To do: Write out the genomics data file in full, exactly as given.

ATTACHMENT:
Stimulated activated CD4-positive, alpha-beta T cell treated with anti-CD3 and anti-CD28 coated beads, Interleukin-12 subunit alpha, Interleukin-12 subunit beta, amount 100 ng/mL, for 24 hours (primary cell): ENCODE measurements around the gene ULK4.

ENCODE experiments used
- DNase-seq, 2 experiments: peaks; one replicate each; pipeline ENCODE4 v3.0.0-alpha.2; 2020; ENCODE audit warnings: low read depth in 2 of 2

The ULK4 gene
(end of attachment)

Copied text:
Stimulated activated CD4-positive, alpha-beta T cell treated with anti-CD3 and anti-CD28 coated beads, Interleukin-12 subunit alpha, Interleukin-12 subunit beta, amount 100 ng/mL, for 24 hours (primary cell): ENCODE measurements around the gene ULK4.

ENCODE experiments used
- DNase-seq, 2 experiments: peaks; one replicate each; pipeline ENCODE4 v3.0.0-alpha.2; 2020; ENCODE audit warnings: low read depth in 2 of 2

The ULK4 gene